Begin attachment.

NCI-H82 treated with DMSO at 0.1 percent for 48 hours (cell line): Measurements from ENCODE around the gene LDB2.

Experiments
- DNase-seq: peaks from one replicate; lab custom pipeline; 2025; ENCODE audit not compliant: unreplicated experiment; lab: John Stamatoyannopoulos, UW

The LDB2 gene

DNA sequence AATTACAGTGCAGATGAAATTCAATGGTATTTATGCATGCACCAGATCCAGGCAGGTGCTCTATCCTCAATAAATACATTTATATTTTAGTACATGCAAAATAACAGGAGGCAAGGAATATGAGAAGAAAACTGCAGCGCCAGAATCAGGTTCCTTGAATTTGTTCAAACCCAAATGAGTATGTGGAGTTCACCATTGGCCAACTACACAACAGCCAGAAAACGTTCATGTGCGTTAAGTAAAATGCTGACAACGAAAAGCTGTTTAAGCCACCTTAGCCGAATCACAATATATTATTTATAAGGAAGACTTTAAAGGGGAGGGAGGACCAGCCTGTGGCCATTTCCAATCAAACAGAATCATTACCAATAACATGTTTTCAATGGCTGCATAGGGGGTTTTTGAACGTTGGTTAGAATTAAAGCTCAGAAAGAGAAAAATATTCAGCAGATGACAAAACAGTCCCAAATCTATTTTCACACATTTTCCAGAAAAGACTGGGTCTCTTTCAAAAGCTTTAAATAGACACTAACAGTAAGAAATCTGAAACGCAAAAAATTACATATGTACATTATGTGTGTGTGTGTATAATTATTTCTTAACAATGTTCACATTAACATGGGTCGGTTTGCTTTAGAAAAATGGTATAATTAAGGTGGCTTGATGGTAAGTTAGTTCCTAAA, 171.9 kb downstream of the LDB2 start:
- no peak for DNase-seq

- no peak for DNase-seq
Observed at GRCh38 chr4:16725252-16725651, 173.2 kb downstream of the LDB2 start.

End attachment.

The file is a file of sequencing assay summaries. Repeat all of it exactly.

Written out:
NCI-H82 treated with DMSO at 0.1 percent for 48 hours (cell line): Measurements from ENCODE around the gene LDB2.

Experiments
- DNase-seq: peaks from one replicate; lab custom pipeline; 2025; ENCODE audit not compliant: unreplicated experiment; lab: John Stamatoyannopoulos, UW

The LDB2 gene

DNA sequence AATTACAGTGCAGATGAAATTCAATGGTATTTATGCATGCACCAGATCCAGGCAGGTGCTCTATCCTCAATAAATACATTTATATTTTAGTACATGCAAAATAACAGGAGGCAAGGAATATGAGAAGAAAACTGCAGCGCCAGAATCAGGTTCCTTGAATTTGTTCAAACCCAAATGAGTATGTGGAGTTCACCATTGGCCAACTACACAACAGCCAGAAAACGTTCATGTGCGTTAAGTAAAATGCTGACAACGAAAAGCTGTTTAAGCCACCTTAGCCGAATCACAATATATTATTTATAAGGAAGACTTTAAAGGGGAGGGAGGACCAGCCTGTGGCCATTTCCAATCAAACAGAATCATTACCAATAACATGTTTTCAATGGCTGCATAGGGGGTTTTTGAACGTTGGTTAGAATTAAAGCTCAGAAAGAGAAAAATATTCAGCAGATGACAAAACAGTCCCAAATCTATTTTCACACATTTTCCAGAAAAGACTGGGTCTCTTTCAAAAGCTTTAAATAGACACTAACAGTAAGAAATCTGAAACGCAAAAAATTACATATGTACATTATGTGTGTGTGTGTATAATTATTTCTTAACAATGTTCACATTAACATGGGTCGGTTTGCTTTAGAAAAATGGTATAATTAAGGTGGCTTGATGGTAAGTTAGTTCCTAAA, 171.9 kb downstream of the LDB2 start:
- no peak for DNase-seq

- no peak for DNase-seq
Observed at GRCh38 chr4:16725252-16725651, 173.2 kb downstream of the LDB2 start.